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#185618 - 06/07/14 09:34 PM Survival gear on planes
time away Offline
newbie

Registered: 06/07/14
Posts: 4
Loc: Illinois
Now that I have my survival pack ready, I dont think it can all go in my checked luggage. Can you pack char cloth, flint, magnesium, lint, or iodine?

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#185630 - 06/09/14 10:22 AM Re: Survival gear on planes [Re: time away]
finallyME Offline
member

Registered: 09/24/07
Posts: 2710
Loc: Utah
probably...but I would ditch the iodine. Of course, I would also ditch the char cloth, lint and flint.
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#185642 - 06/09/14 03:41 PM Re: Survival gear on planes [Re: finallyME]
OregonMouse Offline
member

Registered: 02/03/06
Posts: 6765
Loc: Gateway to Columbia Gorge
I agree. I developed a severe allergy to iodine after using it to disinfect water for just 4 weekends. It caused a deep-seated rash (lichen planus) that left permanent scars. I still cannot eat anything made with iodized salt or any seafood. For emergency water disinfection, I strongly recommend some form of chlorine dioxide (such as Katadyn or Aqua Mira tablets) instead. Believe me, you don't want to risk what I went through!

The flint and char cloth are totally unnecessary. Besides, in a true emergency--most likely a situation where hypothermia is imminent--you'll have a really hard time using them when you're shivering, your hands are numb and all the wood is sopping wet. I take a mini-Bic lighter, a paper match book, and, as a third backup, about a dozen of the REI emergency matches (they stay lit for a long time and, IMHO, are the best thing REI has ever come up with), and half an Esbit tablet. There's an excellent reason that our ancestors with their wood or coal fireplaces and stoves abandoned flint and steel as soon as matches became available!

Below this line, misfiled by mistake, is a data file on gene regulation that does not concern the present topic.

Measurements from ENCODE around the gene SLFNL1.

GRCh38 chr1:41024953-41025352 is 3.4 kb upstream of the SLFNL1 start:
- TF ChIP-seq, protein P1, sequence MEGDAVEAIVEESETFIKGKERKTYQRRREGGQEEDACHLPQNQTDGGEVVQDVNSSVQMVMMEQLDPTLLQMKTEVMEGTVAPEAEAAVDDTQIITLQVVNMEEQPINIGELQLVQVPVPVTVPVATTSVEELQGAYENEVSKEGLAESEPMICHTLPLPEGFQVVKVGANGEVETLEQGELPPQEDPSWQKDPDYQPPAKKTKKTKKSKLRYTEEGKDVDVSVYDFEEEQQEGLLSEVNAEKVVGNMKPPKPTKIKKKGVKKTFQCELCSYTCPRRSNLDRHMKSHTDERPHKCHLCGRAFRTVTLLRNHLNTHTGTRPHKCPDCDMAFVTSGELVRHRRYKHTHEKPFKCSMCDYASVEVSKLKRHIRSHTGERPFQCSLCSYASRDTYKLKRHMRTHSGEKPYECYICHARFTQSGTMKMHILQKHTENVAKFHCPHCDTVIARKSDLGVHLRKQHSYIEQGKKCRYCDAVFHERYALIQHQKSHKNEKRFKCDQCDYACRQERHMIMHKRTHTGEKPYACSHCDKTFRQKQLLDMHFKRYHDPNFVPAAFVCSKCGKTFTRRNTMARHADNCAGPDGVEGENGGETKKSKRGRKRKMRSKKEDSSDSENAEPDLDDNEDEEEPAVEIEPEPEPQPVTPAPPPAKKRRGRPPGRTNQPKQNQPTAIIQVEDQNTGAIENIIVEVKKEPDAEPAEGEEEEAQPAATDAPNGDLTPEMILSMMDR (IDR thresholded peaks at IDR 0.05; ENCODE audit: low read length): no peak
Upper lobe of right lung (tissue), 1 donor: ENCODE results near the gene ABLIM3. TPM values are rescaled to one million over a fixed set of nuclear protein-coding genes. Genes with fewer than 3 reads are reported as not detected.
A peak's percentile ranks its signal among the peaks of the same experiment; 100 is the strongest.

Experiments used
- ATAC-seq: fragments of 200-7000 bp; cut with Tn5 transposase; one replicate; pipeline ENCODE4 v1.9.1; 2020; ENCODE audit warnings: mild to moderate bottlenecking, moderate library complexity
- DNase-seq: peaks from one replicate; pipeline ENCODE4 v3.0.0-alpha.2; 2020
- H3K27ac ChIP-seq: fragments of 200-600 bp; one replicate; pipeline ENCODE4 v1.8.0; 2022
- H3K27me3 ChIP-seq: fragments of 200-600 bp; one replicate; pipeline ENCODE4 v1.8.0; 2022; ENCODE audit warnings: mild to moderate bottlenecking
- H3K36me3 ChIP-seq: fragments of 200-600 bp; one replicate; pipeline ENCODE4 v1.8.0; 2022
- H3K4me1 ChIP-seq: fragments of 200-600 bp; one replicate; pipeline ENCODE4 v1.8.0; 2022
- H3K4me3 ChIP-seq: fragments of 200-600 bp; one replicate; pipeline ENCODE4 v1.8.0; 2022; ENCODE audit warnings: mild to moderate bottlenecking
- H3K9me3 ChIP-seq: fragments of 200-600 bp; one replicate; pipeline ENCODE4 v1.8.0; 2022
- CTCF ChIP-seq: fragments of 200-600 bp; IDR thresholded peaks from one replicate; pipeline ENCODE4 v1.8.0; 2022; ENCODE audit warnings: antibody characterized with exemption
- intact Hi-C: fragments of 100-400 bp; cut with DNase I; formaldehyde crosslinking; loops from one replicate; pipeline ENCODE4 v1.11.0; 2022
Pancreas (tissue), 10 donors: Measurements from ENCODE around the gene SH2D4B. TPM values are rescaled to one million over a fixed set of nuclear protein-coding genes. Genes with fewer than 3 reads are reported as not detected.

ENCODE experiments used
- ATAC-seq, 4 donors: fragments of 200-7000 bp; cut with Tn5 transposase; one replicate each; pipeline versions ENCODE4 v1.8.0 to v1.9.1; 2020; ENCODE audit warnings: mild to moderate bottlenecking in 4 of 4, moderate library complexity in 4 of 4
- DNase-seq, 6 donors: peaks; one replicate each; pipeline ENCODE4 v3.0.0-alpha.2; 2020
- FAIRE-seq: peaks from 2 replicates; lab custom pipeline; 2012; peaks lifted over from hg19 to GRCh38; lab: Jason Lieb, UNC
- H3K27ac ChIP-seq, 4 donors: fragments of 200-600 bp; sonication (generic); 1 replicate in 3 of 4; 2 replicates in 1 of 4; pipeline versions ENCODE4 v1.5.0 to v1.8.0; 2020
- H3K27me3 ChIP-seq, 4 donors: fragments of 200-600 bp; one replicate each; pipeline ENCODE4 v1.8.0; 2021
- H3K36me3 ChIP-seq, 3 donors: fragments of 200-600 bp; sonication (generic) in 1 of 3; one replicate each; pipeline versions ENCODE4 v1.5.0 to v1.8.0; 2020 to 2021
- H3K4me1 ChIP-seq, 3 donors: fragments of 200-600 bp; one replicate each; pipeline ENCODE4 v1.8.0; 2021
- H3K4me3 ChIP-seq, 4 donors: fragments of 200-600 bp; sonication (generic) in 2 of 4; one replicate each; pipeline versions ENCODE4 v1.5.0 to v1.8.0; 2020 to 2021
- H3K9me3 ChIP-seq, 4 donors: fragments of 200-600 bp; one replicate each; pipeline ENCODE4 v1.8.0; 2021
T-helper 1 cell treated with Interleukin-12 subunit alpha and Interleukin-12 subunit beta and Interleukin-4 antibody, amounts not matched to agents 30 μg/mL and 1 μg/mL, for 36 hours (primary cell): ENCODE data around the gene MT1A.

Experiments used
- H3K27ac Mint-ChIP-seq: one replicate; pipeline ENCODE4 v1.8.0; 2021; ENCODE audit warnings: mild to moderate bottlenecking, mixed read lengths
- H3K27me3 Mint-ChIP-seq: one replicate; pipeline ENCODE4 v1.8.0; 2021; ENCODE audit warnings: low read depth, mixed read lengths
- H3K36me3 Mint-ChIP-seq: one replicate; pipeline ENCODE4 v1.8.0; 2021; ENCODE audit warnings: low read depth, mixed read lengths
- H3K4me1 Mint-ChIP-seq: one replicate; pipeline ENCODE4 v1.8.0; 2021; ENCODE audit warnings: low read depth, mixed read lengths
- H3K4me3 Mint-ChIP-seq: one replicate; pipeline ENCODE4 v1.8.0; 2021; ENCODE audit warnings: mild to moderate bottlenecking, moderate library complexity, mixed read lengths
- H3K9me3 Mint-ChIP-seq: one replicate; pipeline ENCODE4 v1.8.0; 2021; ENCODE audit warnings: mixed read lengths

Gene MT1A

What you can't carry on the plane, even in checked luggage, is fuel. Sharp points (knives, trekking poles) and liquids also need to go in checked luggage.


Edited by OregonMouse (06/09/14 03:43 PM)
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#185646 - 06/09/14 05:17 PM Re: Survival gear on planes [Re: finallyME]
time away Offline
newbie

Registered: 06/07/14
Posts: 4
Loc: Illinois
Helpful, thanks.

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#185647 - 06/09/14 05:21 PM Re: Survival gear on planes [Re: OregonMouse]
time away Offline
newbie

Registered: 06/07/14
Posts: 4
Loc: Illinois
I plan on buying adjustable lighters when I get there. I dont expect I can pack them either. We enjoy sur ival skills and keep oursel es open to as many choices as we can, including flint, etc. I will take into co sideration the iodine issue you had. Thanks for sharing that info.

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#185648 - 06/09/14 05:23 PM Re: Survival gear on planes [Re: OregonMouse]
time away Offline
newbie

Registered: 06/07/14
Posts: 4
Loc: Illinois